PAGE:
Last night we got the first snowfall of the season, although the dog doesn’t think it counts because I can’t make snowballs for him to catch. I tend to agree. Yes, there is some white fluffy stuff on the ground, but just enough to make me do a double-take to make sure that it’s snow and not my eyes playing tricks on me.
As I was surveying the acreage this morning, I saw a lot of activity. I saw evidence of animals dragging food in from the neighboring fields—mostly chunks of corn cobs. The raccoon like to enjoy their meals in my overgrown fields. The squirrels bring it to the trees encircling the acreage. Birds were flittering about everywhere, and I could almost hear the anxiety in their chirps as they realized that winter is indeed upon them. Many were busy swooping around the bushes and brush piles, looking for a place to roost throughout the coldest winter months.
Yet as I watched all the activity, I noticed one particularly chunky squirrel sitting low in the tree next to my front door, scarfing down on a corn cob. He seemed quite non-plussed by all goings-on around him, even turning to pose for me while I tried to get a good photo of him (tried…but did not succeed). He never once stopped nibbling on the corn, even when dog offered a brisk hello.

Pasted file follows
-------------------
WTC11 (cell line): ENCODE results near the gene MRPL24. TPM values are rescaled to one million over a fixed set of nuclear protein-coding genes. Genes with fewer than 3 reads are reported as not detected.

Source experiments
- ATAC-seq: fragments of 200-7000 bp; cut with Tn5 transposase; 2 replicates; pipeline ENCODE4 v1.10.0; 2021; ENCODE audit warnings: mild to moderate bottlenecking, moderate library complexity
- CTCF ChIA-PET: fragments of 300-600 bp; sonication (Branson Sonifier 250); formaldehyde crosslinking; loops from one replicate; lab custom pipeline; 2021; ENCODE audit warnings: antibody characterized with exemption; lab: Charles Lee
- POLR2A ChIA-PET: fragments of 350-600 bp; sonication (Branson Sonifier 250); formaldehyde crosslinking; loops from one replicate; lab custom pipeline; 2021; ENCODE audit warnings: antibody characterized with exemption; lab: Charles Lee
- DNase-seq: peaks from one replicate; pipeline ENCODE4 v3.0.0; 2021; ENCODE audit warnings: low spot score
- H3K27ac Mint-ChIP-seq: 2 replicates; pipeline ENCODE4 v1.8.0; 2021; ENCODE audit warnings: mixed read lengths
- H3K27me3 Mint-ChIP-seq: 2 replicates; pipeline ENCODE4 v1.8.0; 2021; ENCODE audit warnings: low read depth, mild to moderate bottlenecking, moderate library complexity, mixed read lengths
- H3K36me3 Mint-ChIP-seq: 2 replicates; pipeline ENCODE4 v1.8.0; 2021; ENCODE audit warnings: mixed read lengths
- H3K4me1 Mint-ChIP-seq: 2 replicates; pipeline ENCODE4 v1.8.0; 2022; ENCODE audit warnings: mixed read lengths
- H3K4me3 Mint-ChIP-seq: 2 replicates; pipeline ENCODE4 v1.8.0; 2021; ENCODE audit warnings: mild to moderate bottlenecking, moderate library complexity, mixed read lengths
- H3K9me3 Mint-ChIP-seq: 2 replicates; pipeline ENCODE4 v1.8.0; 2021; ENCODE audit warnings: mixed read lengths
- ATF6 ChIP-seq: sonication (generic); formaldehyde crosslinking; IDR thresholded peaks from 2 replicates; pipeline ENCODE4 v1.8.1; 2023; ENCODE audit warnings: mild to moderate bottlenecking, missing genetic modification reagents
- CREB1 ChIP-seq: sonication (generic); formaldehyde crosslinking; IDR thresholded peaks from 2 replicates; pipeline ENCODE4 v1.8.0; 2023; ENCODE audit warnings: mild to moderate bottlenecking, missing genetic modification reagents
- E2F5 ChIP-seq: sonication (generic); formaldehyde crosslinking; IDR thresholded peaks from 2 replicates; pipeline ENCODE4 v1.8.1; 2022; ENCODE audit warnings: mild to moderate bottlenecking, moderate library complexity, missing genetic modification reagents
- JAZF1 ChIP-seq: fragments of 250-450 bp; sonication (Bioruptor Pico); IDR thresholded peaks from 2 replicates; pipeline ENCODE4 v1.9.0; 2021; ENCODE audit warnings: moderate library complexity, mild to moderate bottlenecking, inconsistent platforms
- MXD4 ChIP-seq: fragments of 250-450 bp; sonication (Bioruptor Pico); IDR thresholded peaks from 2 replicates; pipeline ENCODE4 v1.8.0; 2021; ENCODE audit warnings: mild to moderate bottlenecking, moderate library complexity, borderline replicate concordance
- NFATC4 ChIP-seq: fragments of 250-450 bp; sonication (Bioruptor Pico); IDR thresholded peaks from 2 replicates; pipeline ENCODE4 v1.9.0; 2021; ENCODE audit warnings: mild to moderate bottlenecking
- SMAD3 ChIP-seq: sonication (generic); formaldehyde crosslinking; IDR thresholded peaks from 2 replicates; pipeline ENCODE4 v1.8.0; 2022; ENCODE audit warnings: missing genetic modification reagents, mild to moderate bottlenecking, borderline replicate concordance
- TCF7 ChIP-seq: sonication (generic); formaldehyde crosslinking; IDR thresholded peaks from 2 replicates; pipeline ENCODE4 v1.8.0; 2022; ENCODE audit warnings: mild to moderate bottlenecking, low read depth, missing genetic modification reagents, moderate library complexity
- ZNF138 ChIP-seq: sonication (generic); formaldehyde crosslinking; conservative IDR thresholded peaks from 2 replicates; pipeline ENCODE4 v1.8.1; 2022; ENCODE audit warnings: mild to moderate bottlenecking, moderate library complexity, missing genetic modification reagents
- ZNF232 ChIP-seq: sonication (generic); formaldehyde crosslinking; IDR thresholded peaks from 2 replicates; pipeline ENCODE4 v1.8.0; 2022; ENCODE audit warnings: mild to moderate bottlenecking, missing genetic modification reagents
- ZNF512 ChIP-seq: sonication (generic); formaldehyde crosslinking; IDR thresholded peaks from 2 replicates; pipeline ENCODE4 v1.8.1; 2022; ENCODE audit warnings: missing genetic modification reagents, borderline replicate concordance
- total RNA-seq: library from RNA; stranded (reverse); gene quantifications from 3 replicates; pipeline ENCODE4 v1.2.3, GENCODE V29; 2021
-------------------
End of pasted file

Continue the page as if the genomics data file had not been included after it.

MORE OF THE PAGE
The snow won’t be on the ground much longer, but it will undoubtedly be replaced with wetter, denser snow very soon. The all-knowing “they” say this year will be a rough winter. I’m taking my cues from my furry and feathered friends outside and preparing for the worst, which includes leaving brush piles that offer extra protection for my outside friends during the harshest of weather.
What do you do to help the wildlife survive the winter months?